Hyrum K. Wright wrote:
> Blair Zajac wrote:
>> Hyrum K. Wright wrote:
>>> Mark Phippard wrote:
>>>> On 3/16/07, Hyrum K. Wright <email@example.com> wrote:
>>>>> I've been mucking around in the JavaHL bindings the past few days,
>>>>> and I
>>>>> have the following suggestions:
>>>>> 1) Update the .cpp and .java files to use the same coding style that
>>>>> main codebase uses.
>>>> I am not sure it makes sense to force the .java files to follow a style
>>>> in C/C++, but to be honest I am not familiar with the scope of what that
>>>> would mean. Maybe not much. For me, since I use tools like Eclipse, I
>>>> would just want the style to be something reasonable that I can set in
>>>> Eclipse and let it handle for me.
>>> That's understandable. The .java code is different enough from the .cpp
>>> code that it shouldn't matter too much. The problem I'm trying to solve
>>> is two-fold: the .cpp files have a style all their own, and it isn't
>>> consistent; and, C++ is similar enough to C that when working in them,
>>> it would be easier if they just had the same style.
>>> Would moving function parameters to individual lines be incongruent with
>>> prevailing Java styles?
>>>> 2) Rearrange methods within classes in alphabetical order, with older
>>>>> methods first in the case of overloaded methods.
>>>>> 3) Implement older APIs as wrappers around newer APIs in the same
>>>>> (Currently, some are implemented as wrappers around newer APIs in
>>>>> other classes.)
>>>>> I think this would improve maintainability substantially, but I wanted
>>>>> to know what others thought. Comments? Objections?
>>>> In general I am fine with the concept. I do not know what #3 means at a
>>>> technical level so cannot comment. Obviously the main issue is that the
>>>> changes do not make it too hard to backport future fixes, but I would
>>>> that the number of those are likely to be a number approaching zero. So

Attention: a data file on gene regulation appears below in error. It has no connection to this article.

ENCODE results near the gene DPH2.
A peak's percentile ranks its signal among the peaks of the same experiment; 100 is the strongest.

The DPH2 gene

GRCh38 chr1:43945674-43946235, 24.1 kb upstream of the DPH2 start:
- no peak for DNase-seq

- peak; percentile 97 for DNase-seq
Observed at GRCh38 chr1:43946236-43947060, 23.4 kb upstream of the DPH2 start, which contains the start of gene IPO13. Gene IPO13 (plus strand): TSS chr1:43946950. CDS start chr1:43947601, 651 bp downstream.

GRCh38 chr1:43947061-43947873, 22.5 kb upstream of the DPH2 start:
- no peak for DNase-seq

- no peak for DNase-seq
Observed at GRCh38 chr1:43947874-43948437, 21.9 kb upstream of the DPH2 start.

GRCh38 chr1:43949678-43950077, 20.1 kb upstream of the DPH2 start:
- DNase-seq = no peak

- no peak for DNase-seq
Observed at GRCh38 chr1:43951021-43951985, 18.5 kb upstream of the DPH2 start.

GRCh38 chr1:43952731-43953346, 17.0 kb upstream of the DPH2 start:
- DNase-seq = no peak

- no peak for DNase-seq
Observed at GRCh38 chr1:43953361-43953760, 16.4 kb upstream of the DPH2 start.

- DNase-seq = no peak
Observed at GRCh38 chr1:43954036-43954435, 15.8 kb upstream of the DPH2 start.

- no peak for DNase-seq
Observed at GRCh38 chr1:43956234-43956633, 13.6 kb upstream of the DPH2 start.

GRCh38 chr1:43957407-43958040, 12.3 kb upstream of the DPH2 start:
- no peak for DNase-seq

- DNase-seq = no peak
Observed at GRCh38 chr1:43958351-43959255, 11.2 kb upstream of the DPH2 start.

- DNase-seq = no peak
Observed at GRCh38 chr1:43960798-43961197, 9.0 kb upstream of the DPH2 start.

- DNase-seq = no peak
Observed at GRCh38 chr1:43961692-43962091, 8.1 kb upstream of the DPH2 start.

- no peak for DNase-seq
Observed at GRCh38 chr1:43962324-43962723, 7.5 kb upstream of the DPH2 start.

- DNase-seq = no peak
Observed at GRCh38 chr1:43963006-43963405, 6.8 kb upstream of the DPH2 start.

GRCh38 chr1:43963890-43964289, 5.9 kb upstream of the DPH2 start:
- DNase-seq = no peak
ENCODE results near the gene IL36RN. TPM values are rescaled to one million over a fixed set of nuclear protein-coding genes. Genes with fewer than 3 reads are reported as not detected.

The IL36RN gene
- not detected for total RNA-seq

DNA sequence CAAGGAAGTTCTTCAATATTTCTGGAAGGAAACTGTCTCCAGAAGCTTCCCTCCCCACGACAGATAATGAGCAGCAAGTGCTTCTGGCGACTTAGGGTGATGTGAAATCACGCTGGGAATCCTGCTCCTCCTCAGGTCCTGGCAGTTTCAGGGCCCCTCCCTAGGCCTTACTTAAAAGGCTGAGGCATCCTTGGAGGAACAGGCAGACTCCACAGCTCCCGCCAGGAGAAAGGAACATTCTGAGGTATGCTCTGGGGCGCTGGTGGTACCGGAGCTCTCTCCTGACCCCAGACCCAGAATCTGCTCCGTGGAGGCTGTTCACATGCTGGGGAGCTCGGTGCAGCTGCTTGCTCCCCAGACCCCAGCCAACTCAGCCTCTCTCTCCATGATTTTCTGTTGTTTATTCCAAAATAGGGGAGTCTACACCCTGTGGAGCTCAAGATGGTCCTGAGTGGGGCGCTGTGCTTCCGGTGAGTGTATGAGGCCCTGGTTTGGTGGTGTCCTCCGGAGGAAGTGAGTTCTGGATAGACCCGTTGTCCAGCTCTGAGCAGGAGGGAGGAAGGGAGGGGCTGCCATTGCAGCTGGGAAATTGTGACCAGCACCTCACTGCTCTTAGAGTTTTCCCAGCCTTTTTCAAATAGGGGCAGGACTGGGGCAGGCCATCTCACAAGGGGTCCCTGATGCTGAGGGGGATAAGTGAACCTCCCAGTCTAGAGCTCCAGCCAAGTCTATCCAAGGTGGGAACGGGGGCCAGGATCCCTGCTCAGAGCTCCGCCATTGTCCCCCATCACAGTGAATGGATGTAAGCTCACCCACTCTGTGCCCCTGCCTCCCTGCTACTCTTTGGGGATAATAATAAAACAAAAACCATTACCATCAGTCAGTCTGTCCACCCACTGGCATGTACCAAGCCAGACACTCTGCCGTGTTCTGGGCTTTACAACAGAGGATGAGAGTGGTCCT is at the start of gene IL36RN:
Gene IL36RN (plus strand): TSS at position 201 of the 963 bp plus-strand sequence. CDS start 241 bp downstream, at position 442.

>>>> better to do this now, well in advance of a 1.5 branch.
>>> Other than giving the compiler/optimizer a bit more information, #3,
>>> doesn't have much technical impact. This is mainly limited to the
>>> SVNClientSynchronized class, which can implement old APIs using newer
>>> ones in the same class, or by calling the new API in SVNClient. It just
>>> seems Right to use the API in the same class whenever it is available.
>> Can you give an example with the actual method names? I'd like to see
>> what you're referring to.
> Look at the two remove() methods in SVNClientSynchronized. The old
> version calls the new version directly.
> Now, look at the two add() methods in SVNClientSynchronized. They both
> call the corresponding versions in SVNClient.
> Functionally, the two behaviors are the same: they both end up calling
> the correct native code. It just seems like there should just be one
> call to SVNClient, and that SVNClientSynchronized APIs should wrap each
> other, where possible.
Yes, I agree, they should be consistent. Definitely easier to read the
code when SVNClientSynchronized.remove() calls the other
SVNClientSynchronized.remove() then both calling SVNClient.remove().
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Received on Fri Mar 16 19:08:10 2007